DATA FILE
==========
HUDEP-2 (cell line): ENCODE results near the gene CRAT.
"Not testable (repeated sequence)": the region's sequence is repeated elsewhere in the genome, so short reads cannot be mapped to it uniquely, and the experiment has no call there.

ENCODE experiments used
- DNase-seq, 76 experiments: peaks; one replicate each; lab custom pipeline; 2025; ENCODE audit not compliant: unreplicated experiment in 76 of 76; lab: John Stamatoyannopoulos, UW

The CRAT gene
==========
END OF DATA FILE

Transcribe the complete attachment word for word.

HUDEP-2 (cell line): ENCODE results near the gene CRAT.
"Not testable (repeated sequence)": the region's sequence is repeated elsewhere in the genome, so short reads cannot be mapped to it uniquely, and the experiment has no call there.

ENCODE experiments used
- DNase-seq, 76 experiments: peaks; one replicate each; lab custom pipeline; 2025; ENCODE audit not compliant: unreplicated experiment in 76 of 76; lab: John Stamatoyannopoulos, UW

The CRAT gene